Chicago’s new chief sustainability officer talks about what it takes—and will continue to take—to be one of the greenest cities in the world.
The winds of change are blowing hard in the Windy City. Fortunately, Chicago Mayor Rahm Emanuel has a trusty new hand on deck to help steer the ship. Energy efficiency expert Sandra Henry took over as the city’s chief sustainability officer in June 2018, bringing decades of experience in the green building industry with her. The challenges on Henry’s plate include guiding the city toward its ambitious goal of achieving 100% renewable energy in all city-owned buildings by 2025 and implementing the Chicago Energy Rating System, the first program of its kind in the country.
Henry, who is the co-chair of the host committee for this year’s Greenbuild conference, got her start in the world of energy utilities, working for companies like ComEd, and was most recently the director of a performance-based building procurement program at Seventhwave, a nonprofit focused on solving the “toughest technical problems of the clean energy transition.”
As she takes the torch as the chief sustainability officer of the third largest city in the country, she’s met not just with challenges, but rewards: Shortly after taking the position the USGBC named Chicago a LEED Platinum city, only the seventh city in the world to earn the distinction. Henry recently took the time to discuss how she plans to fill those enormous shoes.
"My passion is new construction—inspiring and encouraging building owners and design teams to build in energy efficiency early in the planning process."
gb&d: The utility industry is such a wonky and poorly understood world, yet so deeply embedded in the work of sustainability. Tell us about your background in the sector and how you feel it’s prepared you for your current role.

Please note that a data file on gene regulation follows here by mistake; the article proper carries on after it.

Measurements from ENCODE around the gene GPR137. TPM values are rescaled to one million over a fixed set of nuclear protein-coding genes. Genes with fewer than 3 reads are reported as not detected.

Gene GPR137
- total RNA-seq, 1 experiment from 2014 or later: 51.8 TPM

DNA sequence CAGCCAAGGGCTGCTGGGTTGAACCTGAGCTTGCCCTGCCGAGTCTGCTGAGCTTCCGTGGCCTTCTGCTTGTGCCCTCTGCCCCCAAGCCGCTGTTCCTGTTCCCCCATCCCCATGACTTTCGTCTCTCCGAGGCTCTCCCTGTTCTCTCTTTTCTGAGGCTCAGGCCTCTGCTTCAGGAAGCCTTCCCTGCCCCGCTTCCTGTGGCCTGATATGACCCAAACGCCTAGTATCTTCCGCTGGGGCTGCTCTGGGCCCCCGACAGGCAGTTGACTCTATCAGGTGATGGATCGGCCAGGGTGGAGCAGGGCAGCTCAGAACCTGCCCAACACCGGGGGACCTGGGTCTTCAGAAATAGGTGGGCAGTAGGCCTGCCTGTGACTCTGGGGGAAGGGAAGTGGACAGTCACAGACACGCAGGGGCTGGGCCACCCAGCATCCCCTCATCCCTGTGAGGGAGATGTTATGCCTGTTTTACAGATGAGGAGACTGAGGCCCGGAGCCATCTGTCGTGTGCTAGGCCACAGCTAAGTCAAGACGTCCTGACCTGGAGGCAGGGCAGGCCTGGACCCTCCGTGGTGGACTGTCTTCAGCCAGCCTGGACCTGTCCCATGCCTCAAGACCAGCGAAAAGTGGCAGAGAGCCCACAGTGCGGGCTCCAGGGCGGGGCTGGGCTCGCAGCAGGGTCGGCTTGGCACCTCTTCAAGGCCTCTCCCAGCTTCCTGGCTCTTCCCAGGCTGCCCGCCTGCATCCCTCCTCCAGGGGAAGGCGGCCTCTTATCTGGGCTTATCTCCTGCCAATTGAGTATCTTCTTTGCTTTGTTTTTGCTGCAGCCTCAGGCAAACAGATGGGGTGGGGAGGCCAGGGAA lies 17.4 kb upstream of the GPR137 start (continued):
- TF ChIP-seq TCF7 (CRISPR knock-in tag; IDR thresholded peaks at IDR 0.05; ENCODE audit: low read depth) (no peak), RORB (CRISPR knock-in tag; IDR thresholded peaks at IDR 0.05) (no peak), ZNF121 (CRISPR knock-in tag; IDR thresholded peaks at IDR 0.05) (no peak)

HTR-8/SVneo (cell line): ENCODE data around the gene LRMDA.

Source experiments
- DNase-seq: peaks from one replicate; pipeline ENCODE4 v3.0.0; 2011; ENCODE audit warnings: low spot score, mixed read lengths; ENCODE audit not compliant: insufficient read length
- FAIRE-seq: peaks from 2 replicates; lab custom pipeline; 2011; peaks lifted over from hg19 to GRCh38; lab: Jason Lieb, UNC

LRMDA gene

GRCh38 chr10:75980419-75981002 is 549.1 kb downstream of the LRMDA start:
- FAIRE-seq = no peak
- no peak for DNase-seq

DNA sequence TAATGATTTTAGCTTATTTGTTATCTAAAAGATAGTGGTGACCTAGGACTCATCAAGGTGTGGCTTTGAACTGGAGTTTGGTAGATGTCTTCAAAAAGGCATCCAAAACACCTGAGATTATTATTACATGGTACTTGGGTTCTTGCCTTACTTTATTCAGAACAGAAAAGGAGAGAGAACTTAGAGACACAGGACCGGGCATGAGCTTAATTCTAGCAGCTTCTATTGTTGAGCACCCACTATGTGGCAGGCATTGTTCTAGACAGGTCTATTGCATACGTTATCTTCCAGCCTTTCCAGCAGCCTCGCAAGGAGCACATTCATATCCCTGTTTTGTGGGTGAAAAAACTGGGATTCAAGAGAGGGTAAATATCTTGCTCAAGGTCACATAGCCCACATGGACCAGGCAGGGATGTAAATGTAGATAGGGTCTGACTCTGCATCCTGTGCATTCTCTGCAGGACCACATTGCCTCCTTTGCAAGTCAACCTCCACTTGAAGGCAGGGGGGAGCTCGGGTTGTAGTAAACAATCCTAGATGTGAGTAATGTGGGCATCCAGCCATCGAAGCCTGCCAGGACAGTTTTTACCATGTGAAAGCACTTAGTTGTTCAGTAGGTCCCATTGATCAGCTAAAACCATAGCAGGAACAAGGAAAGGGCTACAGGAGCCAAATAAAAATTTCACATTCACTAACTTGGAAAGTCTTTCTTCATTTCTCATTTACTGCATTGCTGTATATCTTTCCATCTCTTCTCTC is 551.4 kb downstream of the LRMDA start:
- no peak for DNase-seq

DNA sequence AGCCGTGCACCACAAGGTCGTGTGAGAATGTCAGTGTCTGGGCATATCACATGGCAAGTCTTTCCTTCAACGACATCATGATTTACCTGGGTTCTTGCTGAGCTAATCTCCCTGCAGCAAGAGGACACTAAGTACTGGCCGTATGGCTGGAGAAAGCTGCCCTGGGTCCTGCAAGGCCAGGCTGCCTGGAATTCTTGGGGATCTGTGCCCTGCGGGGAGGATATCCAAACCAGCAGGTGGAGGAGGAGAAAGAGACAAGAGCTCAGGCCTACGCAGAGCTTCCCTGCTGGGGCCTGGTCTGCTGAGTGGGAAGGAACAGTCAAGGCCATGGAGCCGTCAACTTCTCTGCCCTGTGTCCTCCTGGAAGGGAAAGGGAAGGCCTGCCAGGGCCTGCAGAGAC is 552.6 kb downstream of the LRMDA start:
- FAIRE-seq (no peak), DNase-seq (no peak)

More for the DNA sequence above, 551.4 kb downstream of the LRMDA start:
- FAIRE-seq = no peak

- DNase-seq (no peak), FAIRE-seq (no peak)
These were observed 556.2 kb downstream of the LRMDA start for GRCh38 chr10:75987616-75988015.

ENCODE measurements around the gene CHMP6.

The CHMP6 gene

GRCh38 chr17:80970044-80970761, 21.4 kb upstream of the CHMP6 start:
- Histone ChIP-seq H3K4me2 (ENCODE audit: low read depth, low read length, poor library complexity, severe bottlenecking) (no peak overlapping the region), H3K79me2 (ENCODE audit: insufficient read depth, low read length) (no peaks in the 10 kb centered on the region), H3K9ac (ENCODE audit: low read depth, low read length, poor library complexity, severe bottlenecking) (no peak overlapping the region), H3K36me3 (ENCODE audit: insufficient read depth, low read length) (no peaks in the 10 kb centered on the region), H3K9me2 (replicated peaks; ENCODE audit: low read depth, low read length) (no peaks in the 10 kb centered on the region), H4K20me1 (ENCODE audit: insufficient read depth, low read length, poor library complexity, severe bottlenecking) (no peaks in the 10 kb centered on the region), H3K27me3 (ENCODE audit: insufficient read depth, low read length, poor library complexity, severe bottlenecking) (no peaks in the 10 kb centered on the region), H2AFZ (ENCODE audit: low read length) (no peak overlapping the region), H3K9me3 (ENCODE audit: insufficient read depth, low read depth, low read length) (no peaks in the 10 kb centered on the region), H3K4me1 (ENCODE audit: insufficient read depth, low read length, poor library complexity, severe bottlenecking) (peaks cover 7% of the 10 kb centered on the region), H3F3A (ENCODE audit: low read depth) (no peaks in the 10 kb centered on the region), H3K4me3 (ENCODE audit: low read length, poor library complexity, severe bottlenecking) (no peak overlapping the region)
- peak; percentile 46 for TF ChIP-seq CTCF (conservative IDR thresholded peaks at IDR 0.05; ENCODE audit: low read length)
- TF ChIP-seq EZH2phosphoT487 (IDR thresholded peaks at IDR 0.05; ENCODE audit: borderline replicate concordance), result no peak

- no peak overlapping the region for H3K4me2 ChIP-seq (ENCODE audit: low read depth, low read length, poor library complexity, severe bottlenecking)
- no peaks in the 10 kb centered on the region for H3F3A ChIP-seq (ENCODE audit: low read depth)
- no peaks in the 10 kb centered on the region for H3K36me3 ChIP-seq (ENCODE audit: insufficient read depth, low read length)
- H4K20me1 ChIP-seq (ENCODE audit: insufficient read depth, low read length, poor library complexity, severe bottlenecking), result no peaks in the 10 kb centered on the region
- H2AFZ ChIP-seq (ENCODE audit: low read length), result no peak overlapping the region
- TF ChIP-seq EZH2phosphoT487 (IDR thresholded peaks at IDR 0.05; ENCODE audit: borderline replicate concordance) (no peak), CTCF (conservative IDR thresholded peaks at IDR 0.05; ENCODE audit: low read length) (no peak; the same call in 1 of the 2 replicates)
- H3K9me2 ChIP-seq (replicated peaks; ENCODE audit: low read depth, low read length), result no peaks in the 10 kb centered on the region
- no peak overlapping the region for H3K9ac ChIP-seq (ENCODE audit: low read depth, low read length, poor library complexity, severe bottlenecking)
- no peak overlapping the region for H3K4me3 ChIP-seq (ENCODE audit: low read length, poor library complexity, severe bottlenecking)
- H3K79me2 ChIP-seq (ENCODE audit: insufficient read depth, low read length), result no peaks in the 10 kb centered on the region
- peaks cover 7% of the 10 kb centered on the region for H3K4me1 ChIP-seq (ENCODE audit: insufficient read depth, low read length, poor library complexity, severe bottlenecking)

Sandra Henry: I am a mechanical engineer by training, and my first job was with a Minnesota power company almost 30 years ago. During my time there I launched a direct load control program that focused on reducing the load from air conditioners from the residential customers. It was called Saver’s Switch. It achieved a 90% market share in the Twin Cities. I did the whole thing, from designing the software to training the electricians who implemented it. It was great fun and I was hooked.
I then designed and developed Energy Advantage Home, which is a complete electrical system that makes homes more energy-efficient. This became a foundational model for utilities in Michigan, Wisconsin, Minnesota, and the Dakotas. Then I got into the commercial building side and worked as a commissioning agent commissioning new buildings. At ComEd here in Chicago I helped build most of the commercial energy efficiency programs from the ground up. These have transformed the northern region of Illinois in terms of energy efficiency. We are now consistently in the top 10 on the annual ACEEE (American Council for an Energy Efficient Economy) scorecard.
My passion is new construction—inspiring and encouraging building owners and design teams to build in energy efficiency early in the planning process. It’s always easier to do that then go back and retrofit later.
gb&d: What excites you most about your new role with the City of Chicago?
Henry: I feel like it’s an opportunity to make an even bigger impact. It broadens the conversation beyond efficiency, so now I can talk about other things, too, which is exciting.
gb&d: What’s been your process coming into the new role and establishing what your agenda will be?
Henry: Well, I just started on June 1, so I will preface my answer to that with, “I am still new.” But the process is largely about listening carefully. When you walk into any new situation there are things in flight that you have to support and existing agenda items that need to get off the ground. For example, we have a goal of 100% renewable energy for all of our municipal buildings by 2025, which was announced before I joined. So a big part of my job is to figure out the pathway to reach that goal. And there are lots of smaller issues that fall under that big umbrella.